The Canadian Coast Guard has provided details of the upcoming icebreaking season, outlining its plans to provide icebreaking services in cooperation with the United States Coast Guard.
Even with the closing of the St. Lawrence Seaway, Welland Canal and Sault Ste. Marie Locks during the winter months, shipping is still active on the Great Lakes and connecting waterways – Lake Erie, Detroit River, Lake St. Clair, St. Clair River, Lake Huron, St. Marys River and Georgian Bay.
The Canadian Coast Guard has two icebreakers assigned to the Great Lakes for the entire winter season: CCGS Griffon and CCGS Samuel Risley supported by additional Coast Guard vessels at the beginning and end of the icebreaking season.
Canadian Coast Guard icebreaking support from shore
Officers at the Coast Guard’s Regional Operations Centre in Montreal coordinate icebreaking requests with the United States Coast Guard Sector Detroit and Sector Sault Ste. Marie. Industry representatives meet with Coast Guard officials daily via operational conference calls. During the calls, Ice Service Specialists from Environment and Climate Change Canada (ECCC) provide information to shippers from both countries about ice extent, concentration, and thickness. Further information about ice conditions in the region is also gathered from the air during ice reconnaissance missions using Canadian and US Coast Guard helicopters.
Marine Communications and Traffic Services (MCTS] Officers in Sarnia and Prescott are in contact with mariners 24 hours a day proactively providing information, managing marine traffic, and responding to calls for assistance. Winter maritime search and rescue operations are coordinated by the Joint Rescue Coordination Centre in Trenton. Coast Guard icebreakers and other vessels may be called upon to assist if required. Aircraft from the Department of National Defence and the United States Coast Guard are also involved in maritime search and rescue operations, as necessary.
Additional Coast Guard duties on the waterways during the winter months
In addition to icebreaking for clients, both the Canadian Coast Guard and the United States Coast Guard work to prevent the formation of ice jams and flooding in coastal communities. Problems can occur when ice accumulates and blocks the flow of a river. That obstruction, known as an ice jam or ice plug, can cause flooding as water builds up and overflows the banks. Coast Guard ships are also at the ready to respond to environmental incidents or other urgent or humanitarian emergencies.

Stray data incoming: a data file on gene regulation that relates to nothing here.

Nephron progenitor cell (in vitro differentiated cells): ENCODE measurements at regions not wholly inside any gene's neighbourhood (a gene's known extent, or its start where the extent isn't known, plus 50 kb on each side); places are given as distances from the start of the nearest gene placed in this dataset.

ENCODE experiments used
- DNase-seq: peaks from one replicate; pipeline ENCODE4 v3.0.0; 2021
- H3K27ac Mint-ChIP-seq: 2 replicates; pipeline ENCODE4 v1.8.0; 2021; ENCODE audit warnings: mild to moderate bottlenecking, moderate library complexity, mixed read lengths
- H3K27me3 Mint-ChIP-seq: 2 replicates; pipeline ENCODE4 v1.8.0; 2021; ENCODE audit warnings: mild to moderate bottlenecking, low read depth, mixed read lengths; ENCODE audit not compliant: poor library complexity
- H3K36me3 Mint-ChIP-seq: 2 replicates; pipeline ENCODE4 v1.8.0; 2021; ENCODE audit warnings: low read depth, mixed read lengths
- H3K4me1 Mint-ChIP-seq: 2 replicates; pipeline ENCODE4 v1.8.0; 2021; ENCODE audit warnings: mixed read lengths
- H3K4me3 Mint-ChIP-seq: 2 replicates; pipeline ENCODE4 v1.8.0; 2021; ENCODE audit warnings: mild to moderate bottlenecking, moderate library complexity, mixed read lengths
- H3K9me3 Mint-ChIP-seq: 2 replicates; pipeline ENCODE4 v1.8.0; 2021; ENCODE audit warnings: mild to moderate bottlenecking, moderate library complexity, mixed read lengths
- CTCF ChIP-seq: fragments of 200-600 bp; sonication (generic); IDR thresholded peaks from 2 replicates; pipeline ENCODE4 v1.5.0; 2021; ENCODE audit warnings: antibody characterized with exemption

All ice surface users should plan their ice activities carefully, use caution on the ice and avoid the shipping lanes and icebreaking operations. Broken and fragmented ice tracks and ridging left behind by passing icebreakers or commercial vessels may not freeze over immediately. This can result in hazardous conditions for ice users. In addition, newly fallen snow will obscure ship tracks. Unsafe ice conditions can persist long after icebreakers have left the area.
How the Canadian Coast Guard supports the economy by ensuring safe shipping routes
Commercial shipping on the Great Lakes-St. Lawrence River waterway supports $60 billion CDN in economic activity and 329,000 jobs in Canada and the U.S.
Icebreaking is an important government service, supported by industry fees, that helps the Canadian and United States economies. In this region, the Canadian and United States Coast Guards work as one team, providing assistance to commercial cargo vessels to move through ice-covered waters, re-supplying industry with much-needed goods. By assisting ships, both Coast Guards have an important role in providing communities the security, supplies, energy and emergency resources needed throughout the winter.
Coast Guard icebreaking is often essential in the final weeks before the St. Lawrence Seaway shipping season closes at the end of December for steel manufacturers to stockpile raw materials for their winter operations and for farmers to export their crops to world markets.
Canadian Coast Guard Ships Griffon, Samuel Risley ready for Great Lakes icebreaking following refits
Important refit and maintenance work on the CCGS Griffon and CCGS Samuel Risley was recently completed and both Great Lakes-based ships are ready for the upcoming icebreaking season. CCGS Griffon was dry-docked at Verrault Navigation in Les Mechins, Quebec, with work that included an overhaul of the four main propulsion engines, overhauls of two ship service electrical generators and certification of the ship’s propulsion control system. CCGS Samuel Risley was in refit at the Canadian Coast Guard base in Parry Sound. Improvements to the ship include an overhaul of the number one main engine, replacement of an air compressor and annual maintenance.
Bruce Burrows, president of the Chamber of Marine Commerce, said shipping continues to facilitate economic growth in the region, pointing to a 9% incdrease in cargo volume in 2017.
“These deliveries allow mining and energy companies to run their operations in the most cost-effective and efficient way, thus safeguarding jobs in their communities. This is an important government service, supported by industry fees, that helps the Canadian and U.S. economies. We look forward to working with the Coast Guard to ensure that adequate resources are in place as the winter program begins.”